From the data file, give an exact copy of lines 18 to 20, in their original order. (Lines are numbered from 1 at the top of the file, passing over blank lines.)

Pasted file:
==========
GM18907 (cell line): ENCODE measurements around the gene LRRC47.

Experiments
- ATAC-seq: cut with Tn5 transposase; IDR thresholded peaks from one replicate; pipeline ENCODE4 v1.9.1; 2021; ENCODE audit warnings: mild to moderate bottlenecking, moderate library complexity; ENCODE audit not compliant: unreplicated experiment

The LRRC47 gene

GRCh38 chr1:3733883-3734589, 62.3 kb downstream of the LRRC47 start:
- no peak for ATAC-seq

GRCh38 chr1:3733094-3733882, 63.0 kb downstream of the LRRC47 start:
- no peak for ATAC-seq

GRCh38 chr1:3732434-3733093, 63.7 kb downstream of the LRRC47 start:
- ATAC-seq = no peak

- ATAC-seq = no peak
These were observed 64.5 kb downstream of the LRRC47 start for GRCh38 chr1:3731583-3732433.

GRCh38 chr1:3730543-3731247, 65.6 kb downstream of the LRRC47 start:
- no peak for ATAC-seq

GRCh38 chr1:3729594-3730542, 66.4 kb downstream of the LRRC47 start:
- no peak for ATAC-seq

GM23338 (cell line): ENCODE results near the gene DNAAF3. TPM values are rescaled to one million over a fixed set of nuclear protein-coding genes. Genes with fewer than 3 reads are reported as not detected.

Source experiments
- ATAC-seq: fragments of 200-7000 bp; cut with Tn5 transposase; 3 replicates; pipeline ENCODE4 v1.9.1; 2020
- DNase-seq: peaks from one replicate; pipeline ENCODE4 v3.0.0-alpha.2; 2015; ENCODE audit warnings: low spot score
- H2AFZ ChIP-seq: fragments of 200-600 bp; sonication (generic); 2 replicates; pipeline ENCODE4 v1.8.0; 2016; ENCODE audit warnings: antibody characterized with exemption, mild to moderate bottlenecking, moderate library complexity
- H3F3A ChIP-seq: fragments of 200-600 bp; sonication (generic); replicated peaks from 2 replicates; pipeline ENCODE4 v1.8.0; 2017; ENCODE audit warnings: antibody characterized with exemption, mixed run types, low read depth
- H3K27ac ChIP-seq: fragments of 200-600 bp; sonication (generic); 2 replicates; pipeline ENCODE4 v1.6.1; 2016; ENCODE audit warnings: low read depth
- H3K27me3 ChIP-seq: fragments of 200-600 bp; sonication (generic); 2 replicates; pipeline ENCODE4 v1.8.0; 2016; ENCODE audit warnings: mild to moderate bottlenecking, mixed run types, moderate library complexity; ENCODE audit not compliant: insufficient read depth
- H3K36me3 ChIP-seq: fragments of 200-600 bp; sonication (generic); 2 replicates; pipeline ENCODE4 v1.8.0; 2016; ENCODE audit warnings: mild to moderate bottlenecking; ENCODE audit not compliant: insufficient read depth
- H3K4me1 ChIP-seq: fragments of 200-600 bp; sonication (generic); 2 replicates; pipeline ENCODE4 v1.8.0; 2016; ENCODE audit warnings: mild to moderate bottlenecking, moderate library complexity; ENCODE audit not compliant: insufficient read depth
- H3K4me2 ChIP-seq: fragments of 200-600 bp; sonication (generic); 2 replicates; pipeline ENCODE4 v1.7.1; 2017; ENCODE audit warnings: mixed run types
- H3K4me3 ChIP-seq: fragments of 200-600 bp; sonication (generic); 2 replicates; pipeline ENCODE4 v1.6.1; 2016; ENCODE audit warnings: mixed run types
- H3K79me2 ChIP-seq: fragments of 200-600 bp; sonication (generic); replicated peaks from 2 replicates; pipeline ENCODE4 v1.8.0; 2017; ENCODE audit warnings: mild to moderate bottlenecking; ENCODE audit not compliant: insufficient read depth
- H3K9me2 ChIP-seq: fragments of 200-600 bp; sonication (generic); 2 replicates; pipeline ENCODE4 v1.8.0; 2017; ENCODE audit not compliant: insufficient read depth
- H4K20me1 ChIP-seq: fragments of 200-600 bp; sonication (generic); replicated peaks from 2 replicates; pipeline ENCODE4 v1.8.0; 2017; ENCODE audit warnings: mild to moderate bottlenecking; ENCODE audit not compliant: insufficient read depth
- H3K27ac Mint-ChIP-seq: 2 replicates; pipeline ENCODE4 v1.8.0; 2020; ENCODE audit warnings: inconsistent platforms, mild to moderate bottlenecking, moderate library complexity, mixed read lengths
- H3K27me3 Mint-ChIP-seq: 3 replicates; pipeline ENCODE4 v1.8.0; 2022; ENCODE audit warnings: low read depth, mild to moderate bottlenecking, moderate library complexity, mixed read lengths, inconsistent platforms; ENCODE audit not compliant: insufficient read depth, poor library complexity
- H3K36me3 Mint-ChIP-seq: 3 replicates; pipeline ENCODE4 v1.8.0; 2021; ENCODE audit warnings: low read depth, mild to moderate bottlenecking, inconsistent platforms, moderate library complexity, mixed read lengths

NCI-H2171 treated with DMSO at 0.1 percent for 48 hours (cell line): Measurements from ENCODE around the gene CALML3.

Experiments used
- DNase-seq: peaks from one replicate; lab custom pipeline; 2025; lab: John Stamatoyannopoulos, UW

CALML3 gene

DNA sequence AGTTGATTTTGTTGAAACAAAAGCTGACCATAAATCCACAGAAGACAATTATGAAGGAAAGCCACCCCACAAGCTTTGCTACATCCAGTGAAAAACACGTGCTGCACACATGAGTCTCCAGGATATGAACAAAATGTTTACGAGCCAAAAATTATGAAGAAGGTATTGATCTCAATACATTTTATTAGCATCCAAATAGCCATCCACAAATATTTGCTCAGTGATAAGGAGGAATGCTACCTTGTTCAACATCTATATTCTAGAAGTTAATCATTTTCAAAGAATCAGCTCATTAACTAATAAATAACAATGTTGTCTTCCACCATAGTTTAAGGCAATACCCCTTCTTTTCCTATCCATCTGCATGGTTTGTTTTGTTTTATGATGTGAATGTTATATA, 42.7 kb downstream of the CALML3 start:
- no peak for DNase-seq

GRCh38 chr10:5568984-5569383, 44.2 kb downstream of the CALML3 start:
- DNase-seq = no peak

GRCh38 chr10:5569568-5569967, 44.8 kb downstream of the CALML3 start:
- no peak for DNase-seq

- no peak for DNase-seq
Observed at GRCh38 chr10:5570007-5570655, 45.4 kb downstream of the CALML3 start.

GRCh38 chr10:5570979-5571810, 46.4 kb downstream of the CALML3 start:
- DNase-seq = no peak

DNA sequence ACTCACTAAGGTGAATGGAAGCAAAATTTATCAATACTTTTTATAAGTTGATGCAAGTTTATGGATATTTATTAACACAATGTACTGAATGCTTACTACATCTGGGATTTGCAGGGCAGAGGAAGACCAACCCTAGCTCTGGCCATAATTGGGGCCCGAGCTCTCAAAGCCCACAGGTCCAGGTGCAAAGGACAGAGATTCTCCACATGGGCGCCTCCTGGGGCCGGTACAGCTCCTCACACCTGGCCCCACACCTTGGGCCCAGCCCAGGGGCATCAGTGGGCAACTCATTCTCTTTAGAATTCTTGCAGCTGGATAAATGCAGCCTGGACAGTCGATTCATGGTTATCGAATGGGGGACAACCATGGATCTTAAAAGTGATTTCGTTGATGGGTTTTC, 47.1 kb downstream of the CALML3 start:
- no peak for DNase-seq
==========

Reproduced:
Source experiments
- ATAC-seq: fragments of 200-7000 bp; cut with Tn5 transposase; 3 replicates; pipeline ENCODE4 v1.9.1; 2020
- DNase-seq: peaks from one replicate; pipeline ENCODE4 v3.0.0-alpha.2; 2015; ENCODE audit warnings: low spot score